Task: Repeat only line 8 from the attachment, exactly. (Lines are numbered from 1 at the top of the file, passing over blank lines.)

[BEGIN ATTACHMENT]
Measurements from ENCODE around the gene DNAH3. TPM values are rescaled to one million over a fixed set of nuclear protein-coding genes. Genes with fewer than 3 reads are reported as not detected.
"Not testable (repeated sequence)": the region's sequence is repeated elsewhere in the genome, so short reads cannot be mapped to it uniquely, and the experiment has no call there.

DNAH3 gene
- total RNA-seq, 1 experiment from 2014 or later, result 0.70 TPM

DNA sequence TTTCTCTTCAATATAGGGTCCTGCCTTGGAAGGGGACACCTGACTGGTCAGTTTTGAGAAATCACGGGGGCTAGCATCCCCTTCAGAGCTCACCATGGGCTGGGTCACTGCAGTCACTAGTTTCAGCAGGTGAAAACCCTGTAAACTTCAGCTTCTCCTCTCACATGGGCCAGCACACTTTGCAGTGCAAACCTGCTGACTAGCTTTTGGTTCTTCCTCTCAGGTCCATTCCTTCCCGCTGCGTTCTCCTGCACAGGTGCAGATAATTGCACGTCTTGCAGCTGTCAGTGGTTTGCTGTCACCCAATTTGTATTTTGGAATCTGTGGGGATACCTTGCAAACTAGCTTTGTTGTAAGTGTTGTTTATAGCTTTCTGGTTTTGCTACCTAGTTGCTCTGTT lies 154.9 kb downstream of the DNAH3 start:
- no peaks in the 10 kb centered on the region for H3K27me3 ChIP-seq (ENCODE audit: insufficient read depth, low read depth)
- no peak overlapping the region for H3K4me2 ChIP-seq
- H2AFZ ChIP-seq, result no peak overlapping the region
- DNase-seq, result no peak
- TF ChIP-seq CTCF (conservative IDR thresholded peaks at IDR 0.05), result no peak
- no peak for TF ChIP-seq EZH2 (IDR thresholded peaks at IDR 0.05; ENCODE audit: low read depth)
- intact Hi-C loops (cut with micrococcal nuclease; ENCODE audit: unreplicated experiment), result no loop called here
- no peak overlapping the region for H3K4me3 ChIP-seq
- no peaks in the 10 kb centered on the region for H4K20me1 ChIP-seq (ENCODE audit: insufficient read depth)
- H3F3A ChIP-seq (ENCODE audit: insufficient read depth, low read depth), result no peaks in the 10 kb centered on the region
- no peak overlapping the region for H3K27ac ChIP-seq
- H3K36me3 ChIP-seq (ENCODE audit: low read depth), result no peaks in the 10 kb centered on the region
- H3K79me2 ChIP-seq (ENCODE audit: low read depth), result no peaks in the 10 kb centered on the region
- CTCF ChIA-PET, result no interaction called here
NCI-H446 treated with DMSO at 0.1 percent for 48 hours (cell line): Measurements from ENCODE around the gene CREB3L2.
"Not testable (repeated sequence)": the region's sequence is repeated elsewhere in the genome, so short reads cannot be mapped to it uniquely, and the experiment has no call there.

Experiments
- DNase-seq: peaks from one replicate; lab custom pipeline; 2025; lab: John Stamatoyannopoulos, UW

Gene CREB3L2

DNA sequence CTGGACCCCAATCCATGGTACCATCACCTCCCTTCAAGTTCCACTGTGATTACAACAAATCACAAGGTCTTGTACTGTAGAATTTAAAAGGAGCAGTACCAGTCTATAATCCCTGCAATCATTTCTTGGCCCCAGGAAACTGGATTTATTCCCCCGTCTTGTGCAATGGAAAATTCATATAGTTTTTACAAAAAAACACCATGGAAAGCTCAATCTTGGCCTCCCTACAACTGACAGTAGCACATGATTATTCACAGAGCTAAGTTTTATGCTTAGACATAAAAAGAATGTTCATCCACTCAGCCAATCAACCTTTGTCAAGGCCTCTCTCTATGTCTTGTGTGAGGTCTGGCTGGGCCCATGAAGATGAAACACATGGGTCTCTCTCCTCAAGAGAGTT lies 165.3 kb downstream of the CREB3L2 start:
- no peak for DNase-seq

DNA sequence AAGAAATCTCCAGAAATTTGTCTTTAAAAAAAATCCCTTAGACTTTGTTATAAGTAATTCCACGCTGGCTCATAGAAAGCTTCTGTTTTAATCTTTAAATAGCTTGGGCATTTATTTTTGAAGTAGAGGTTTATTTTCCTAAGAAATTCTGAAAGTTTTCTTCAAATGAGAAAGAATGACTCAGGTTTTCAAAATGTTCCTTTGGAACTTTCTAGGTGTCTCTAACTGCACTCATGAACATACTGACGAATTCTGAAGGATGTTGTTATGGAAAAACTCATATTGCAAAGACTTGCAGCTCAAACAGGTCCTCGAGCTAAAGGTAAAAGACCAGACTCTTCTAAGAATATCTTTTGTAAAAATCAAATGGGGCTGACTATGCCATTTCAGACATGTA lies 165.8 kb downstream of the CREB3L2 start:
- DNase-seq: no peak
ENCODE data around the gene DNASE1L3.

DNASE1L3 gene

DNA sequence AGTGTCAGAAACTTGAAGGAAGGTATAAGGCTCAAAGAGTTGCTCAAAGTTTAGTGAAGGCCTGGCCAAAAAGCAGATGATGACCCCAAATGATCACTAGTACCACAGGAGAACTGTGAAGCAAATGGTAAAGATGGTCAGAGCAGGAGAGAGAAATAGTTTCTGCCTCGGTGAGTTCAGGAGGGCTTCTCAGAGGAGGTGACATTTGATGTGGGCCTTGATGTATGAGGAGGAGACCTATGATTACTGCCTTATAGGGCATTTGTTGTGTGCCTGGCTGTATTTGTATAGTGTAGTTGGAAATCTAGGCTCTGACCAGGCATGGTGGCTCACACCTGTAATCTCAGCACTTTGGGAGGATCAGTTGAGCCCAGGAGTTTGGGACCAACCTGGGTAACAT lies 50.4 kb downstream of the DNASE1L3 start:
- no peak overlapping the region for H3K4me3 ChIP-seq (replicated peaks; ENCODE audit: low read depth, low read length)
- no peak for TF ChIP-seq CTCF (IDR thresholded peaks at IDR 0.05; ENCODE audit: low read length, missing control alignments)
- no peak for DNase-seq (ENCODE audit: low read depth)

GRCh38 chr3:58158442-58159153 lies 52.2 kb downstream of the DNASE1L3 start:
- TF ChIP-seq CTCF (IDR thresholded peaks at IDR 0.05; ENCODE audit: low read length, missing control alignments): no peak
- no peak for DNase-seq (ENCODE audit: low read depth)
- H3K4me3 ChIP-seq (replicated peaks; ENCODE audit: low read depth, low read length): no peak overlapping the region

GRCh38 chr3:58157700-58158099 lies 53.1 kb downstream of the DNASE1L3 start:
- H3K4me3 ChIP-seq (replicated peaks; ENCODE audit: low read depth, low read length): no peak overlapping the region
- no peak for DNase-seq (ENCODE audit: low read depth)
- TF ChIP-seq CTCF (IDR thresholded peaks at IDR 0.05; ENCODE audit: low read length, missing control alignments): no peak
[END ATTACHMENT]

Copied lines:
- H2AFZ ChIP-seq, result no peak overlapping the region